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Food, Food, Glorious Food
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Food, Food, Glorious Food: Blending Whole Meals

 

Robyn Eames

            

I am obsessed with food, because I can’t eat anymore. Not an apple, a raisin, a piece of toast, a bowl of cereal, or anything. I can’t even drink a glass of water, or suck a cough lolly. The only thing my mouth is good for is talking.

            

I think about food practically all day long—sometimes even before I get out of bed in the morning. What will I have for breakfast today? Rolled oats? Buckwheat? Or barley flakes? Quinoa? What a dilemma.

 

Today’s Menu    

At the moment, rolled oats are on the breakfast menu as they are deliciously soft to blend, and then push/puff down my feeding tube with the aid of a special bulb syringe (bought in a carton of fifty). My husband cooks half a cup of rolled oats, or buckwheat, in a wide-necked thermos flask filled with boiling water. This makes approximately 600 mL of cooked porridge, which is added to the blender jar.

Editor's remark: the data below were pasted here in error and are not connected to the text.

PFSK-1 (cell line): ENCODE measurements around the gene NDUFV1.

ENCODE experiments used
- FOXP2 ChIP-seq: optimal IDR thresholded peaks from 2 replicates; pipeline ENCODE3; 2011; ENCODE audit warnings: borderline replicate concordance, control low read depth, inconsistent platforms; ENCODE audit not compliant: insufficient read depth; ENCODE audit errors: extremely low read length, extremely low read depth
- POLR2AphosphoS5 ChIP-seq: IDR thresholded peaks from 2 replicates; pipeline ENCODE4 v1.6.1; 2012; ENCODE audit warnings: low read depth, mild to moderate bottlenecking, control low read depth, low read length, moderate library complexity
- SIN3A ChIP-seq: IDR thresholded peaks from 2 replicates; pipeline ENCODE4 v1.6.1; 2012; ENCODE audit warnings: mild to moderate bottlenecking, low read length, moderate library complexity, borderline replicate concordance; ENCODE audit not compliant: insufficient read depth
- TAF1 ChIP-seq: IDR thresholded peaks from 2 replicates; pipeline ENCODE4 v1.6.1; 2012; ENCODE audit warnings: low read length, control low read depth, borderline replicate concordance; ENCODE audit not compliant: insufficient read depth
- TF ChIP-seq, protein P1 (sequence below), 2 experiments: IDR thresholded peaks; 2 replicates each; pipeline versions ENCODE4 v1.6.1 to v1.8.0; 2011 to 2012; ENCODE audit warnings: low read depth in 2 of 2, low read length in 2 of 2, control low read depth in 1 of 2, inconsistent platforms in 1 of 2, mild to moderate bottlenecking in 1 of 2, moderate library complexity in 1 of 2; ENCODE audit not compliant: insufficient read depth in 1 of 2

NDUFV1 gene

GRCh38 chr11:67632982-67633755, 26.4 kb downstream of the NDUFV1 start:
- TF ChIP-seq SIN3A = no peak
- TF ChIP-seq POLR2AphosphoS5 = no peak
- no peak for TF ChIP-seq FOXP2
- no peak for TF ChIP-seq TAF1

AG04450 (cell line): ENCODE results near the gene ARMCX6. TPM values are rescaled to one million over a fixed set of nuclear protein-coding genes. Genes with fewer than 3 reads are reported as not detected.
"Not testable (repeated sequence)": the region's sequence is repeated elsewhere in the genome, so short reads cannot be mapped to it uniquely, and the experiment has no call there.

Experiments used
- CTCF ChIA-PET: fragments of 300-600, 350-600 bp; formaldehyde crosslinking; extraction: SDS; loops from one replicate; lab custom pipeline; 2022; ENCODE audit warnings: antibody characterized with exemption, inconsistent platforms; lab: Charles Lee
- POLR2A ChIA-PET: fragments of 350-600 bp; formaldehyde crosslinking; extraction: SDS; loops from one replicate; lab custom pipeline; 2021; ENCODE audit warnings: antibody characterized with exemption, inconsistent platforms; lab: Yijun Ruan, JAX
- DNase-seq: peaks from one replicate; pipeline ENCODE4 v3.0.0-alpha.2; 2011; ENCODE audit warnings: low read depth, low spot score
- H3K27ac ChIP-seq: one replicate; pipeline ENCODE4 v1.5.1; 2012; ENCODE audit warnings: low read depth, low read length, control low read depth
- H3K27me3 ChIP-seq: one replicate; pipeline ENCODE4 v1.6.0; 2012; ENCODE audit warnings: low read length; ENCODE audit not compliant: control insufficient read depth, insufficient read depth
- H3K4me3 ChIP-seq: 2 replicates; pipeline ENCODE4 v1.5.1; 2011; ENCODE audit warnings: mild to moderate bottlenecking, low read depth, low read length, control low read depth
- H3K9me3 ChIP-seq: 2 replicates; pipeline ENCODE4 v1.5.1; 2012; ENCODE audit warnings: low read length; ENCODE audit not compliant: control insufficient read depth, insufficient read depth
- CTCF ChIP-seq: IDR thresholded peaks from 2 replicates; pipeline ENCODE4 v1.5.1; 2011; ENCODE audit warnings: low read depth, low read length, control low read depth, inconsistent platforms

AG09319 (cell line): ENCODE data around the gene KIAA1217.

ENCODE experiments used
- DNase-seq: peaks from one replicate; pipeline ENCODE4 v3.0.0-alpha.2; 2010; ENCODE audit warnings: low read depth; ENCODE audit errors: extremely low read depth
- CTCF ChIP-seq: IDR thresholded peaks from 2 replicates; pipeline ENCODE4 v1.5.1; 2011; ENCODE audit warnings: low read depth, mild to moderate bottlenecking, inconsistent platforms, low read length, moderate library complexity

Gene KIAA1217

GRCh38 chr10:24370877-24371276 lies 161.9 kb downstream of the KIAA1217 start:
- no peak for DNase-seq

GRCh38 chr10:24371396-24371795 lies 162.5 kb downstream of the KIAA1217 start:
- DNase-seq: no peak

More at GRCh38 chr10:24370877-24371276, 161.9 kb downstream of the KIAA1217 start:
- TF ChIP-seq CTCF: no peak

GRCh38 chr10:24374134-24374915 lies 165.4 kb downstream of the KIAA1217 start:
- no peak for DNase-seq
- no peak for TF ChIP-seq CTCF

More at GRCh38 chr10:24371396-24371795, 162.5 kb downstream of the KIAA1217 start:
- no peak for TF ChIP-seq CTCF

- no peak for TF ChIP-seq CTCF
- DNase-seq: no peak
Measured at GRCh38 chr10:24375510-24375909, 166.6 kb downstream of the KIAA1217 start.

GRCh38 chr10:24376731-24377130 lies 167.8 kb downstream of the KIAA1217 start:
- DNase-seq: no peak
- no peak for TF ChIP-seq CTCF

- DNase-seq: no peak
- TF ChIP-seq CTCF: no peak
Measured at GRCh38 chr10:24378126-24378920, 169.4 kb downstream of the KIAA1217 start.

To this I add a spoonful of white chia seed, ground or fresh ginger, caraway seed, cinnamon, and ground cloves. Sometimes I add half a teaspoon of beetroot powder, and this makes magic. Beautiful pinkish coloured porridge! Glorious! Or, I might add a spoonful of spirulina powder and make a green breakfast instead of pink.

            

My porridge concoction is a thick, gluey consistency, so it has to be watered down quite dramatically so it will go down my narrow feeding tube. It’s just as well I always "eat” over the sink, as there is usually a lot of mess. Sometimes, quite often in fact, there’s a mess on the floor, or up the wall. Or, worse still, on the vertical blinds. That is a disaster! When that happens, I really get cranky for wasting my breakfast, lunch, or dinner.